In a landmark decision Friday, the Supreme Court gave same-sex couples in all 50 states the right to marry — finally — and the celebrations since have been pretty rowdy. Saturday and Sunday, LGBT pride celebrations across the country were in full force and then some because of the historic decision. Hundreds of thousands of people were packing into the parades, which took place in New York City, Seattle, San Francisco, Chicago, and cities throughout Europe. Photos of pride celebrations across the country show that they are about embracing love, equality, and self acceptance.
Organizers of San Francisco's Lesbian, Gay, Bisexual, and Transgender Pride Parade, just called "Pride," told the Associated Press they expect about 1 million people to join in what is sure to be a hell of a party. The organization said it will have 240 groups marching in the Sunday parade and more than 30 floats — its largest demonstration in 45 years. David Studinski, march director for New York City Pride, told the AP it would be an "epic" weekend: "I actually just wrote on Twitter that this is the most historic Pride march since the first." New York City expects to have about 22,000 people marching and about 2 million visitors throughout Sunday. Studinski told the AP that the celebrations should still be called marches because the movement still has quite a bit of work to do. These photos of pride marches across the country show why it's so important to love and celebrate people for who they are.
Jim Obergefell, one of the central plaintiffs in the Supreme Court case that overturned marriage bans across the country, even attended pride in Cincinnati, Ohio, according to USA Today. He drove through the parade in a black convertible and waved as people held signs that said "Love Wins." Despite the fact that he told reporters he had no more tears left to cry, he cried and embraced people as they cheered and thanked him, according to USA Today.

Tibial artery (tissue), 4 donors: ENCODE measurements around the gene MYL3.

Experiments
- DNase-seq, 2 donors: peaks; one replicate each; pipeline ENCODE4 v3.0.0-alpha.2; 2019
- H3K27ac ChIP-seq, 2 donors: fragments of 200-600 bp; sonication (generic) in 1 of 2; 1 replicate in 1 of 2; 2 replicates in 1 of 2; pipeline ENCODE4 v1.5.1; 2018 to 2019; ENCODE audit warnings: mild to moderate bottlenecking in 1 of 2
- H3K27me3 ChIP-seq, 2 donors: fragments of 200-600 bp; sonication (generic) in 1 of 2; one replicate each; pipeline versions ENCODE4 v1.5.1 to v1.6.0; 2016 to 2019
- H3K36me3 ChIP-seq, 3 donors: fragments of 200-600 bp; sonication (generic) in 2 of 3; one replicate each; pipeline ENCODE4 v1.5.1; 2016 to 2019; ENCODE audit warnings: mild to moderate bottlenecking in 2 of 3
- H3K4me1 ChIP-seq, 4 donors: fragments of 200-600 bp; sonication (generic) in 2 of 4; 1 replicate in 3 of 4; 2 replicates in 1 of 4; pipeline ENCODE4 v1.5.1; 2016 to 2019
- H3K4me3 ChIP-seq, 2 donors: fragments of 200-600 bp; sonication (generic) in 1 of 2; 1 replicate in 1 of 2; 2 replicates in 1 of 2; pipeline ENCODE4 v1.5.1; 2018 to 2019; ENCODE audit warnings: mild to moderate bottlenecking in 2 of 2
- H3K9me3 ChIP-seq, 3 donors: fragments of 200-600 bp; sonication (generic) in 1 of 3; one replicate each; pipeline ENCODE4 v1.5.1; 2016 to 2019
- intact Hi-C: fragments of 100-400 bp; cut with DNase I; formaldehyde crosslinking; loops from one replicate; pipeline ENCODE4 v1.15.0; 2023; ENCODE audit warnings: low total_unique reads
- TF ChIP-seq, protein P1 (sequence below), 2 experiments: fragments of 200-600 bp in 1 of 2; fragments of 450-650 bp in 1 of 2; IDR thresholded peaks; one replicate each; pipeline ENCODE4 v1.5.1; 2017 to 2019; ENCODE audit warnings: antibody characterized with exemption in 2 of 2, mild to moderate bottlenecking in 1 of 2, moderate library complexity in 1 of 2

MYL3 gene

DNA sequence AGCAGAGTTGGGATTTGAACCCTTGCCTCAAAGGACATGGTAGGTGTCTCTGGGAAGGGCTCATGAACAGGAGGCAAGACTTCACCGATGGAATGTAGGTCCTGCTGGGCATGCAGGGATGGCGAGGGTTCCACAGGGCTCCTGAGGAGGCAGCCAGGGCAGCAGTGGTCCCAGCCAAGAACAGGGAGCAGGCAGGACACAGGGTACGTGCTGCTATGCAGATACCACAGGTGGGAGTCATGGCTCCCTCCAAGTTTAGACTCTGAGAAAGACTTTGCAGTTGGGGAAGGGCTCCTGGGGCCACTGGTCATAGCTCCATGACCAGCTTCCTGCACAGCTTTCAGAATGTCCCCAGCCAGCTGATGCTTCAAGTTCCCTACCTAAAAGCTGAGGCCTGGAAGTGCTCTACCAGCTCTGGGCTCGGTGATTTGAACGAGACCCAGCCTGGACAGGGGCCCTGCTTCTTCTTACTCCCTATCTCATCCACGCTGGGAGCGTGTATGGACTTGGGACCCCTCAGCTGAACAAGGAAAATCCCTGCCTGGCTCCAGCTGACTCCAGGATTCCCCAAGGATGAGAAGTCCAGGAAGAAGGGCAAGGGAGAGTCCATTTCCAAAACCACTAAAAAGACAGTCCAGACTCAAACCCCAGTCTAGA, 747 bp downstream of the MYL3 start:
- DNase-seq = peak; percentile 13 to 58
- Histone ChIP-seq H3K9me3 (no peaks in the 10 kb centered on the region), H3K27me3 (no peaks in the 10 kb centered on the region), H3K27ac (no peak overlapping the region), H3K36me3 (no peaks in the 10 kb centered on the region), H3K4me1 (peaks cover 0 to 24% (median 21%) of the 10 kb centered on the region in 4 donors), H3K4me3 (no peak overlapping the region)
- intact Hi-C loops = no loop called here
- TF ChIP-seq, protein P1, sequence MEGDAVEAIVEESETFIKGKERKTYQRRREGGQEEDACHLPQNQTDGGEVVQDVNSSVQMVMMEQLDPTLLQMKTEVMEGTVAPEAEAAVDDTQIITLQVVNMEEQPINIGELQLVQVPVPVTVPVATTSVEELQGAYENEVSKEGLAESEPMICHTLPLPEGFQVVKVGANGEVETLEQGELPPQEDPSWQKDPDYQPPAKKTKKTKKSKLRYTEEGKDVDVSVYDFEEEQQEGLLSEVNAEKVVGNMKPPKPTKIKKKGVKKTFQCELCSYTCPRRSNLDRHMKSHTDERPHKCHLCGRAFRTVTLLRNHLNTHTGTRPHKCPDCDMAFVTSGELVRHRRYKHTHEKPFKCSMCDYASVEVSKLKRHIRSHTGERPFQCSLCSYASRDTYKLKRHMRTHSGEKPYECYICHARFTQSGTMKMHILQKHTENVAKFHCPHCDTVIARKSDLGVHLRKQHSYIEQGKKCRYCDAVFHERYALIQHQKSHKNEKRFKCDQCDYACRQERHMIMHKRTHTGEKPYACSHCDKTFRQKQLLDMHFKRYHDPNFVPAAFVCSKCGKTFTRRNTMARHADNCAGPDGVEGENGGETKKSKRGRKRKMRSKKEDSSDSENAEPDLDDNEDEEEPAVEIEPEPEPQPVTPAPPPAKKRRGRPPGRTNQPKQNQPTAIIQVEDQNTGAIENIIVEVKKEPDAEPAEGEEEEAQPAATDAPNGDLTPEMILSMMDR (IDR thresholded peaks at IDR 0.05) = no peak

Tom Kirdahy, Broadway producer and human-rights attorney, told the New York Daily News that the court ruling represents a “seismic shift” in the tone of New York's parade for this year:
I came to New York in 1981. In 1982 I watched the parade go by. I was too afraid to step into it. The next year I gingerly stepped into it. This year I think people will be running toward the parade, and not gingerly. What's really glorious is that the parade will be throbbing with straight allies.
Even pride marches in London got a little bit crazier after the Supreme Court decision. To mark the historic ruling, the U.S. flag joined the flags of Ireland and Mozambique at the front of the march, representing three countries who have recently recognized gay rights, according to The Guardian.
Pride is historically held to commemorate the 1969 Stonewall riots, which were a series violent demonstrations by the gay community that started after a police raid at the Stonewall Inn, a popular gay bar in New York City. The riots are known as a major turning point in the gay rights movement.
Ruth Hunt, chief executive of Stonewall, an LGBT rights organization in London, told The Guardian that Pride was a wonderful way to celebrate how far we've come, but that people can't forget how much more work is left. She said marriage equality is just the beginning:
The number of reported LGBT hate crimes is on the rise across the UK, our government must address trans-law reform, LGBT people are still being bullied in school and isolated at work, and overseas, many Prides either take place under armed guard or not at all. In fact, it’s illegal to be gay in 75 countries and punishable by death in 10.
There is much more work to do, but this weekend's marches recognize just how great it can feel to be accepted and loved for who you are. Michelle Span, who's celebrating pride in New York on Sunday, told CBS that the message is no longer just about "tolerating" gay people — it's finally about celebrating them and joining in their fight for equal rights:
My daughter and all my friends have struggled over the years and had to hide their love over the years, and now love wins, and that’s all that matters.
Images: Getty Images (24)